Merkel says Greece has chance to overcome crisis: paper
PRAGUE (Reuters) - Greece has gone a long way on the path of reforms and now stands a chance to overcome its debt crisis but still faces many tough measures, German Chancellor Angela Merkel said in a newspaper interview to be published on Saturday.
Merkel told Czech daily Lidove Noviny she wants Greece to stay in the euro zone, and that she was optimistic other euro zone countries would meet their pledges to cut budget deficits.
"It (debt restructuring) has been done in a reasonable way and Greece now has a chance. I do not want to make anything look prettier than it is: Greece still has a tough path ahead, but it has gone a long way," Merkel said in the interview, conducted earlier this week.
"I do not see a reasonable alternative to this path of solid budget, administrative reforms, reforms of the labor market, liberalization of closed professions and above all, more efficient tax collection."
Asked whether the euro zone's fiscal compact, budget rules signed by 25 of 27 EU countries earlier this month, was not already threatened by slippage by some member states, Merkel said:
"Netherlands is still working on its budget. Spain is promising that in 2013 it will strive to meet the 3 percent limit, but it is pointing out higher deficit that it inherited from the previous government.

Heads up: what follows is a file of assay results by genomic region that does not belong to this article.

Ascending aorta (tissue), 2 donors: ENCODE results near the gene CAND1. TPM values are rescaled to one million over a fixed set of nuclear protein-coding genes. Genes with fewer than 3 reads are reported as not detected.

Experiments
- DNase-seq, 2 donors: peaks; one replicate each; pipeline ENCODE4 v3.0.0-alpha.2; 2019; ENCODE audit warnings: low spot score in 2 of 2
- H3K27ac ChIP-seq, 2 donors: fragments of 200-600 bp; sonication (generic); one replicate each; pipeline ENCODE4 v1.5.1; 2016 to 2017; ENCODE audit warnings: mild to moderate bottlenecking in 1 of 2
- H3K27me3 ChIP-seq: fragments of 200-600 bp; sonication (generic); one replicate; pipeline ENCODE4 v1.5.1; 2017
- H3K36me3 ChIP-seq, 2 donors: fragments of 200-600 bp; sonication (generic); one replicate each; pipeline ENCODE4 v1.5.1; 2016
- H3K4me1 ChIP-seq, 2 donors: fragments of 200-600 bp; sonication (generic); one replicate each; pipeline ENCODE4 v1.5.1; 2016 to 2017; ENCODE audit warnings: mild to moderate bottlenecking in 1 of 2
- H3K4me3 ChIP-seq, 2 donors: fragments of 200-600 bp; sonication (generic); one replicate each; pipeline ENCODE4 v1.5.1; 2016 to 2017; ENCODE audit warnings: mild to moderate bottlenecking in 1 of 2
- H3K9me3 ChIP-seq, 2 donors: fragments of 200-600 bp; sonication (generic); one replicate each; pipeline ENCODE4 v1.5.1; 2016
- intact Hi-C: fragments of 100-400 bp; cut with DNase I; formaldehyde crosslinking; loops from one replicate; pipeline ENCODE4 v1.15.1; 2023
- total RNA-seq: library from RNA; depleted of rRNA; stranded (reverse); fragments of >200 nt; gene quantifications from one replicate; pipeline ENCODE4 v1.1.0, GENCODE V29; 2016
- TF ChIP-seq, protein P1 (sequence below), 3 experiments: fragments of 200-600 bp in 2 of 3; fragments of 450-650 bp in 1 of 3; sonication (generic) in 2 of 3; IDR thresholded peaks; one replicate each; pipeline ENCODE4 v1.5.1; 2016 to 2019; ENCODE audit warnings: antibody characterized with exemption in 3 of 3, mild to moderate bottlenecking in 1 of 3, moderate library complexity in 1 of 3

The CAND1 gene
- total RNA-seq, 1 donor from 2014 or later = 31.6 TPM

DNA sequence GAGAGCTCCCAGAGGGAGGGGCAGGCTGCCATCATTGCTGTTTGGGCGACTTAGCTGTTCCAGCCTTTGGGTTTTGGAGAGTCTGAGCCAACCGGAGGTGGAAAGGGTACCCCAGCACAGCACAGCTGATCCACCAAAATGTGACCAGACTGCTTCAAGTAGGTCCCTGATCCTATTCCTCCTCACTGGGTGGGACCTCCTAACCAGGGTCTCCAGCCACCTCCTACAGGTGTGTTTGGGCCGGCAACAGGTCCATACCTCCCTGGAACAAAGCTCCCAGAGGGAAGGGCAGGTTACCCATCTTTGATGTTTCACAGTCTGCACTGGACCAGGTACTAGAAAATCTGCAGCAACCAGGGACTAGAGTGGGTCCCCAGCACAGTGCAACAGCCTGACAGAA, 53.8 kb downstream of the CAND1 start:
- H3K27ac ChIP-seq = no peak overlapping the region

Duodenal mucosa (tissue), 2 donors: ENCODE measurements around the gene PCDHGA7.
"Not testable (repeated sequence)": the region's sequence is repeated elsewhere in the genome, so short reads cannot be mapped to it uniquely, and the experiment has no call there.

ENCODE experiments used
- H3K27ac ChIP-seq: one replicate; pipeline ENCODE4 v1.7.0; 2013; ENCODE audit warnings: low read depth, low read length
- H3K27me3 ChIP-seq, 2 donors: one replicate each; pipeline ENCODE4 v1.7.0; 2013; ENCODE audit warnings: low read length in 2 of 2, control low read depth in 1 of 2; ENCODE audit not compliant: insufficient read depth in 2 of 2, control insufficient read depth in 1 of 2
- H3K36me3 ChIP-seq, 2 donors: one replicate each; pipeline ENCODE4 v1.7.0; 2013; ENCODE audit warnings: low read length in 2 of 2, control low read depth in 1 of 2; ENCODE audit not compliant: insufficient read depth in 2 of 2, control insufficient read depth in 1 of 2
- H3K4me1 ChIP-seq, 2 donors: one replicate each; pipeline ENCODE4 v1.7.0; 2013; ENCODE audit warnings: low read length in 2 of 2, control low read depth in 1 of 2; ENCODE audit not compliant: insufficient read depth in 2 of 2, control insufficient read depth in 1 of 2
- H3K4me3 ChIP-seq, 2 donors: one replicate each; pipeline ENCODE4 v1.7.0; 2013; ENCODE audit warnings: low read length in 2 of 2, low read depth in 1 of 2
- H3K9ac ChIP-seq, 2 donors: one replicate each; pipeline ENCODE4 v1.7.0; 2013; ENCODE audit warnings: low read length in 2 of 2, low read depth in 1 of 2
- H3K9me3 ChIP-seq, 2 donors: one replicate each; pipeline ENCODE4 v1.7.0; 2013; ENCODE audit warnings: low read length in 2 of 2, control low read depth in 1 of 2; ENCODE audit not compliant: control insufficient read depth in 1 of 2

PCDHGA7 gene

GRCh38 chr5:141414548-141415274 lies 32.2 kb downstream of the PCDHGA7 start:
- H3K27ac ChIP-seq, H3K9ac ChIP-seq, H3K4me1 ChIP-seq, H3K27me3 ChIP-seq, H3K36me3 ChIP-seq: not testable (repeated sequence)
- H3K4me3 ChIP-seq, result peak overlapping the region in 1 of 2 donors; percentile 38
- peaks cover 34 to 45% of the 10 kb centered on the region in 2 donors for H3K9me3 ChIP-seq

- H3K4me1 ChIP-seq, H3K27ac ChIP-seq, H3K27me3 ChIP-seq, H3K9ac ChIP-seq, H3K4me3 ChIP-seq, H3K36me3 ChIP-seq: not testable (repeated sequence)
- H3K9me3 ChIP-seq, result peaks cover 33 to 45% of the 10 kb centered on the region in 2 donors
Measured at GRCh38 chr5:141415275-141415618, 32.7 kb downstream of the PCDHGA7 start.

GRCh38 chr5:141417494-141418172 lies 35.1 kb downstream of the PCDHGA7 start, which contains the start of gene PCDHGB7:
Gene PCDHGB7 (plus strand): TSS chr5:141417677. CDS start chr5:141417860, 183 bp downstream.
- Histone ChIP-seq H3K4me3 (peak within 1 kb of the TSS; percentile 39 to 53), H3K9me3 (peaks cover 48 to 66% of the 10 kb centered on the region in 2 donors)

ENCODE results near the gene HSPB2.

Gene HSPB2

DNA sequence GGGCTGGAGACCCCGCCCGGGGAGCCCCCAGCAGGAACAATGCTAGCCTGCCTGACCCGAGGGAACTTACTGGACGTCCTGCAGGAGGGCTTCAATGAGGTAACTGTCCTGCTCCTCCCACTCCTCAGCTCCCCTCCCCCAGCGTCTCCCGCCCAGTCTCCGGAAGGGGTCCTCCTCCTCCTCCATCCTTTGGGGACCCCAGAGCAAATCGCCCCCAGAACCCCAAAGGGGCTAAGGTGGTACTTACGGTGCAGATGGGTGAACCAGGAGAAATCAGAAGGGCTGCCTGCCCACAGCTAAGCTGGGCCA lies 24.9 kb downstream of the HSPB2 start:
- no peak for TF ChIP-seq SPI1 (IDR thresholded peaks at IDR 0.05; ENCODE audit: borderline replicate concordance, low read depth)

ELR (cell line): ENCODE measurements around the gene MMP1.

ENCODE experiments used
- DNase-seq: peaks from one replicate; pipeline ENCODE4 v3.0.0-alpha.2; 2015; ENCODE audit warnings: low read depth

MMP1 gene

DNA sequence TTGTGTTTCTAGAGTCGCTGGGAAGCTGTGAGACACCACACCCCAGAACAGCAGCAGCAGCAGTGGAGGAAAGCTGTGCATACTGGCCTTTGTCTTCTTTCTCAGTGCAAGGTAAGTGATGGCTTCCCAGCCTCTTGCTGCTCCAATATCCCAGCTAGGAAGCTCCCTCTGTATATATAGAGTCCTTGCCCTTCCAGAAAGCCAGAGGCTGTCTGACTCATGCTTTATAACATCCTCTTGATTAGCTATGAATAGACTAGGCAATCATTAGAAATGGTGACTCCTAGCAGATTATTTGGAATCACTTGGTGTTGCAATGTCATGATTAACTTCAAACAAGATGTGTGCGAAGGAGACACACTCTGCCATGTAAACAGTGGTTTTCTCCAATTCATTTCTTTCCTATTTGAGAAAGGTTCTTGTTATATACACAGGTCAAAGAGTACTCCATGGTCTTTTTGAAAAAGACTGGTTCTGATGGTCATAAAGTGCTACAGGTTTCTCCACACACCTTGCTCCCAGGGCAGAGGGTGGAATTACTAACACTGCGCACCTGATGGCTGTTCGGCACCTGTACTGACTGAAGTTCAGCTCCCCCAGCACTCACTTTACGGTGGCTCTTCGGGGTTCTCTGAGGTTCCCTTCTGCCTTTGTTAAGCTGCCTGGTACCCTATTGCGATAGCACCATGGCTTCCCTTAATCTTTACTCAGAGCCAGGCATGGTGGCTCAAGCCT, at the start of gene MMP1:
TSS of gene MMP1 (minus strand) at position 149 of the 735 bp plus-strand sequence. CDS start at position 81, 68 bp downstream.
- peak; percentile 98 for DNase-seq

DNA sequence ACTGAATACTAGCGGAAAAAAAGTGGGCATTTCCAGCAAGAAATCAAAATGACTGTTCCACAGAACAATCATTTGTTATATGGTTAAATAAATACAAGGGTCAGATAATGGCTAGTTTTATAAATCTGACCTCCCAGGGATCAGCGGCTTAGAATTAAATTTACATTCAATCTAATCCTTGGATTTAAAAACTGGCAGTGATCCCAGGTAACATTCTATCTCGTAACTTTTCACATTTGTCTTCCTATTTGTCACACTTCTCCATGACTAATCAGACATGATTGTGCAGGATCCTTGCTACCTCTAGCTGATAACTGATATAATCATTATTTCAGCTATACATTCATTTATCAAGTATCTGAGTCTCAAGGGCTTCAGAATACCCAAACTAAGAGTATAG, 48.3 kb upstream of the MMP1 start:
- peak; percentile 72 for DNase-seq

"It has pledged now how to get close to the 3 percent. I am optimistic... everybody will meet their commitments."
Merkel said it was a mistake that Europe had not moved more quickly to a political union when adopting the euro.
She said it would still take long before Europe has a common fiscal policy, but steps such as the fiscal compact were going in that direction.
"Now it is necessary to set binding debt limits and stick to the agreed parameters - such as a certain level of spending on research and development," she said.
"On top of that, we need to agree on more general targets, for example to lower unemployment among the youth and raise the level of employment. Every member state will put together its own budget, but it has to stick to certain boundaries and set certain priorities."
(Reporting by Jan Lopatka)
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